The Land Development Agency’s processes lacked “transparency, accountability and rigour” in relation to the acquisition of land adjacent to Glebe Park and Mr Spokes Bike Hire and Dobel Boat Hire at Acton, the ACT Auditor-General has found, adding that she is considering undertaking a broader audit of the organisation.
Dr Maxine Cooper has today presented a performance audit report entitled Certain Land Development Agency Acquisitions to the Speaker for tabling in the ACT Legislative Assembly, and its findings are damning.
Dr Cooper says ‘Transparency, accountability and rigour have been lacking in the processes used by the Land Development Agency for the acquisition of three properties and two businesses considered in the audit. Without these the integrity and probity of the acquisition process cannot be demonstrated.’
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The acquisitions in question were of:
• Block 24, Section 65, City (land adjacent to Glebe Park) – for $3.8 million
• Block 13, Section 33, Acton (Mr Spokes Bike Hire) – for $1.1 million (and $1.00 for the associated business and $52,338 for owners’ costs associated for the preparation of the deed of surrender)
• Block 16, Section 33, Acton (Dobel Boat Hire) – for $1.0 million and Lake Burley Griffin Boat Hire (a business which operated under a sub-lease from Dobel Boat Hire) – for $575,000 (and $10,000 as a contribution for legal and accounting fees and $16,387 to settle unpaid rent payable to Dobel Boat Hire)
Dr Cooper said the report had found administrative issues related to sourcing professional advice, procurement for contractors and the approval process for making acquisitions.
“While the number of acquisitions considered were few, given the significance of the findings I am considering undertaking a broader audit on the Land Development Agency,” she said.
LDA CEO David Dawes said he would not be resigning over the report’s findings.
“I’m looking forward to carrying on and implementing the new processes that are highlighted in the Auditor-General’s report and working with the new government in the future,” he said.
“I’m standing here firm.”
Asked about the manipulation of a freedom of information response cited in the report*, he said he knew nothing about it at the time it occurred.
“When we were going through the processes we discovered that something had been altered,” he said.
“That is just unacceptable. We immediately raised it with our investigation officer, an investigation was conducted, and that particular officer has been counselled, and that sort of behaviour won’t happen again.”
Mr Dawes said decisions related to the payments in question were made by him or by other LDA officers and had not been taken to the Minister responsible or to cabinet.
He acknowledged the report highlighted the need for improvement in the LDA’s processes to ensure the highest level of accountability and transparency, and said that since the audited land acquisitions occurred in early to mid-2015, the LDA had made significant structural, staffing and process changes that address and in some cases go beyond, the Auditor General’s findings and recommendations.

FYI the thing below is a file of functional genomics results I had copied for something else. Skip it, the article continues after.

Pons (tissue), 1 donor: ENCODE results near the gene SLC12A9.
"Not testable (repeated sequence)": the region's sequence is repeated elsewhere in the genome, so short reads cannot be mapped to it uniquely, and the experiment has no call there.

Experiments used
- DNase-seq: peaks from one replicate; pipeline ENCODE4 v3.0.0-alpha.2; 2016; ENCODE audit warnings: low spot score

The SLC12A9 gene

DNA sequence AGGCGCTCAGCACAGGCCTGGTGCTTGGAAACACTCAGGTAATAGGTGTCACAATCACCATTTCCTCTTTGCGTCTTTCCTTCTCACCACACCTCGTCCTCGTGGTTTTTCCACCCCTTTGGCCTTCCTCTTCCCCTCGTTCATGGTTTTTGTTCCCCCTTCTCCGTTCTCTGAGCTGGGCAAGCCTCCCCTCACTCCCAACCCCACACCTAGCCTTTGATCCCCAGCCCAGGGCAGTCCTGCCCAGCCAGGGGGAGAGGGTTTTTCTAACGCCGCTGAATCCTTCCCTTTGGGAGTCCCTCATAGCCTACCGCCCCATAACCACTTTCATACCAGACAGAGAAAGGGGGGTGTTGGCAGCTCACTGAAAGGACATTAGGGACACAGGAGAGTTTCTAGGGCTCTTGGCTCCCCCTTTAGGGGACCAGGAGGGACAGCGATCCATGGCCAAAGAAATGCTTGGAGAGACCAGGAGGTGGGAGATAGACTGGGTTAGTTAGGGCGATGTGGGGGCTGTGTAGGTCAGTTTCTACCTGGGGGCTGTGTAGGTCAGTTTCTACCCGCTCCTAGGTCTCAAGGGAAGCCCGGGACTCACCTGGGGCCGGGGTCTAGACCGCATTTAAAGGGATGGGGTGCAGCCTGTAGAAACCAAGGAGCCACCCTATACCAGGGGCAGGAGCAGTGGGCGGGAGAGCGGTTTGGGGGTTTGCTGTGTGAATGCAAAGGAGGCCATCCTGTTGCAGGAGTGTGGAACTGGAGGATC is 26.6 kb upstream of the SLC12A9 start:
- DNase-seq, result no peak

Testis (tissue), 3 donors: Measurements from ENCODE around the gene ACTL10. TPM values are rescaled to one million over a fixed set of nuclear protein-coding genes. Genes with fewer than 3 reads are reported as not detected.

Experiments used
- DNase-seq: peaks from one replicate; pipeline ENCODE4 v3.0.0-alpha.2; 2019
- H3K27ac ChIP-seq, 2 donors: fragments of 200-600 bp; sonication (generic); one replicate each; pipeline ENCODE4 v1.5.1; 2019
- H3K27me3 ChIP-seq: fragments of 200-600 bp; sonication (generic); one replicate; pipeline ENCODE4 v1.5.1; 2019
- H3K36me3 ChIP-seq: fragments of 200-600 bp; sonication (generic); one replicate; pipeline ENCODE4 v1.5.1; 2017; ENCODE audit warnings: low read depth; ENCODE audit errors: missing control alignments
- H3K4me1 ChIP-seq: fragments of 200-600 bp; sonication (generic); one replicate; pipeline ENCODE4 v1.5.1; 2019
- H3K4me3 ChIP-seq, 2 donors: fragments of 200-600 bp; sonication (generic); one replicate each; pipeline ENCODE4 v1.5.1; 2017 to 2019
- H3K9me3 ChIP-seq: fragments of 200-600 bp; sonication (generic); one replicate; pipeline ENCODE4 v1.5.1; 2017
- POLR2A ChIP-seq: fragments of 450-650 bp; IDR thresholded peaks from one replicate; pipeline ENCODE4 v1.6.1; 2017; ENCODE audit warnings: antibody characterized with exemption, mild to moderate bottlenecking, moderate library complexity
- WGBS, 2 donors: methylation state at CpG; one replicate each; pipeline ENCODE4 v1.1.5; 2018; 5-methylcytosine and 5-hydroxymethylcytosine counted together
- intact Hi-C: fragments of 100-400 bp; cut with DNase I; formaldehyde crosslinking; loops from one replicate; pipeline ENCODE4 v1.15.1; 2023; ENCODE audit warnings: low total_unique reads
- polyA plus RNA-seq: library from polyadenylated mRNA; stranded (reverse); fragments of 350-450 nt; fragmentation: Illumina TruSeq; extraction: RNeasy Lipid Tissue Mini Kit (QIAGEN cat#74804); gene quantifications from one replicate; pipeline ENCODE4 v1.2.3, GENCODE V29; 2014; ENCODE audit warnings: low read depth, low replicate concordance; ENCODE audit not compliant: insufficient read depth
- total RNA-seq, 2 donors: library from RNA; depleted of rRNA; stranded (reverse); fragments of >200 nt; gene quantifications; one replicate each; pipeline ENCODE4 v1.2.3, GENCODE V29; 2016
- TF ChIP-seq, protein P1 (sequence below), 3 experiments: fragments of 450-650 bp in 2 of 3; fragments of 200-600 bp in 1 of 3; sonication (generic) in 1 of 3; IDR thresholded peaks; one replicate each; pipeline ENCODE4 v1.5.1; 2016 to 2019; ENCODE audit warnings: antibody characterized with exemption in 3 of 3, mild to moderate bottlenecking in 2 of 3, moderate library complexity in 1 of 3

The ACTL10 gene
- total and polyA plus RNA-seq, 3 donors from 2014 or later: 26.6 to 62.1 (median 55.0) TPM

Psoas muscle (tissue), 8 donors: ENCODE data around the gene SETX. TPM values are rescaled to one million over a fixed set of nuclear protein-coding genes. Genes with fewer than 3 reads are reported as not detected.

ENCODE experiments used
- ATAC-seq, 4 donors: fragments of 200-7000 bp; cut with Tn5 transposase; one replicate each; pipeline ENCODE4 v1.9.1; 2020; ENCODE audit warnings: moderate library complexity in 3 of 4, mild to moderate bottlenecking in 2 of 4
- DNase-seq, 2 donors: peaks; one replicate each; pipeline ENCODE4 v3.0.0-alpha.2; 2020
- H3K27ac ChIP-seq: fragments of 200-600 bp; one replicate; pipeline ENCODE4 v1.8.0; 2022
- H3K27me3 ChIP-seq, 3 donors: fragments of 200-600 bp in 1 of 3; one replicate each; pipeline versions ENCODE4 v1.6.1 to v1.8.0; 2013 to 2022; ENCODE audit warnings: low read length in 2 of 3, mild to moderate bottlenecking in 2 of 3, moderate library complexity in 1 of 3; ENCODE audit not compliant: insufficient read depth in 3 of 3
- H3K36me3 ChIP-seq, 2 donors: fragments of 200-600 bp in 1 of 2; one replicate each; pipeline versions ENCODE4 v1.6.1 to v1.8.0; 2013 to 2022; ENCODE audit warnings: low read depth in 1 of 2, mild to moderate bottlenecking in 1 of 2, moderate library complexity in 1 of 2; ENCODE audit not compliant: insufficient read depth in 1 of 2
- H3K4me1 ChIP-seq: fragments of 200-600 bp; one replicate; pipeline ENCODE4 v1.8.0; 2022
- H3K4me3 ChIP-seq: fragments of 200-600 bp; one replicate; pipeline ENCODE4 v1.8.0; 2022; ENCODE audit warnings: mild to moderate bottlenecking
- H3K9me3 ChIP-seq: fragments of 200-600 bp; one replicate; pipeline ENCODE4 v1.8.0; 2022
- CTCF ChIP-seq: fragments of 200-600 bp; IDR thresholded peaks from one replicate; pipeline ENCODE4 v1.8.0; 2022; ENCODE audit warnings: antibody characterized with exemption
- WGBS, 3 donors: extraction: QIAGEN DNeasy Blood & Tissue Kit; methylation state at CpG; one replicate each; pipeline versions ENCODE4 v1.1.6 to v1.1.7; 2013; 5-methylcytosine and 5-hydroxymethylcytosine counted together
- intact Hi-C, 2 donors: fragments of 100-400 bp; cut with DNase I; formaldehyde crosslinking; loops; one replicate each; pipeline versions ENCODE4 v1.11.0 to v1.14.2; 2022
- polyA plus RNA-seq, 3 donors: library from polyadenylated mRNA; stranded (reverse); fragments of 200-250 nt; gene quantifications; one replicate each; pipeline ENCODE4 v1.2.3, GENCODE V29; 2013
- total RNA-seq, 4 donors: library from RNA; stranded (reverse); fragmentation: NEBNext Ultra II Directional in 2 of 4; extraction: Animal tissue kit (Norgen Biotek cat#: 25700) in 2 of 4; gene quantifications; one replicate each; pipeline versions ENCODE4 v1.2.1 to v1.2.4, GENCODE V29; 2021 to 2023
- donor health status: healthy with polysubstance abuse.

The changes included restructure of the City to the Lake project team and its composition and establishment of robust governance arrangements; centralisation of processes for obtaining valuations to ensure high standards and consistency; re-establishment of ‘in-house’ Corporate and Governance services to support the effective operation of the LDA; and increased procurement training for all staff.
In addition the former Australian Auditor-General, Mr Ian McPhee, had been engaged to undertake a Governance Framework Review for the LDA and the broader Economic Development.
“The Auditor General has recognised the difficulties of making commercial purchases in an open market transaction and has highlighted a number of process improvements that need to be made to ensure accountability during these complex transactions,” Mr Dawes said.
“The purchase of the properties involved was essential for the implementation of the City to the Lake project. I am satisfied the prices paid for these acquisitions were reasonable, appropriate and necessary to allow this key government priority to progress.”
The Canberra Liberals have announced they would conduct a full review of the LDA if elected. Labor this week committed to splitting urban renewal, which would include responsibility for the City to the Lake project, off from the LDA to be overseen by a new body.
The full report, Certain Land Development Agency Acquisitions: Report No. 7/2016, is available online here.
* From the report on the FOI matter:
The Land Development Agency received a Freedom of Information request on 5 November 2015 in relation to the acquisition of Block 24, Section 65, City (land adjacent to Glebe Park). A Land Development Agency senior manager (now executive) provided a document to Land Development Agency officers responding to this request which had only been created after the Freedom of Information request was received. The title of the Colliers International Block 24, Section 65, Division of City ‘Glebe Park Land’ May 2015 Discussion Paper was amended by the Principal of Colliers International from ‘Discussion Paper’ to ‘Valuation Advice’ on 12 November 2015 and accepted by the Land Development Agency senior manager (now executive). This document was provided in response to the Freedom of Information request received by the Land Development Agency on 5 November 2015. Submitting manipulated information in response to a Freedom of information request is unacceptable.